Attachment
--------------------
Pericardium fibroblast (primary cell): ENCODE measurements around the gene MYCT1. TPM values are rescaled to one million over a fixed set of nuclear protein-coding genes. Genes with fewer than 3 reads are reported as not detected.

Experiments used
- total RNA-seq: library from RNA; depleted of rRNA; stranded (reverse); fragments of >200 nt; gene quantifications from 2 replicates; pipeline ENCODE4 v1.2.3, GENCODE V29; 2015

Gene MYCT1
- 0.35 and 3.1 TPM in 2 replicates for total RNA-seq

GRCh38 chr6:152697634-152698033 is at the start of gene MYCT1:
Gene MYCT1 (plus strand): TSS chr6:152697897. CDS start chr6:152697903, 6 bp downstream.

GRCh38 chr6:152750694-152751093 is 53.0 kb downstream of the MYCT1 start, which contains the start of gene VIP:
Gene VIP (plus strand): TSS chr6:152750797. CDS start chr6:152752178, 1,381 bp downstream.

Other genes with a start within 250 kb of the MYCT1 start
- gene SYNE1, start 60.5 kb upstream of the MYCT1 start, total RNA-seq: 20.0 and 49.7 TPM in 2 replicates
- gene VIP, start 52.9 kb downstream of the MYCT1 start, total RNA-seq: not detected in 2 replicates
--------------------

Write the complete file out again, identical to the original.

Pericardium fibroblast (primary cell): ENCODE measurements around the gene MYCT1. TPM values are rescaled to one million over a fixed set of nuclear protein-coding genes. Genes with fewer than 3 reads are reported as not detected.

Experiments used
- total RNA-seq: library from RNA; depleted of rRNA; stranded (reverse); fragments of >200 nt; gene quantifications from 2 replicates; pipeline ENCODE4 v1.2.3, GENCODE V29; 2015

Gene MYCT1
- 0.35 and 3.1 TPM in 2 replicates for total RNA-seq

GRCh38 chr6:152697634-152698033 is at the start of gene MYCT1:
Gene MYCT1 (plus strand): TSS chr6:152697897. CDS start chr6:152697903, 6 bp downstream.

GRCh38 chr6:152750694-152751093 is 53.0 kb downstream of the MYCT1 start, which contains the start of gene VIP:
Gene VIP (plus strand): TSS chr6:152750797. CDS start chr6:152752178, 1,381 bp downstream.

Other genes with a start within 250 kb of the MYCT1 start
- gene SYNE1, start 60.5 kb upstream of the MYCT1 start, total RNA-seq: 20.0 and 49.7 TPM in 2 replicates
- gene VIP, start 52.9 kb downstream of the MYCT1 start, total RNA-seq: not detected in 2 replicates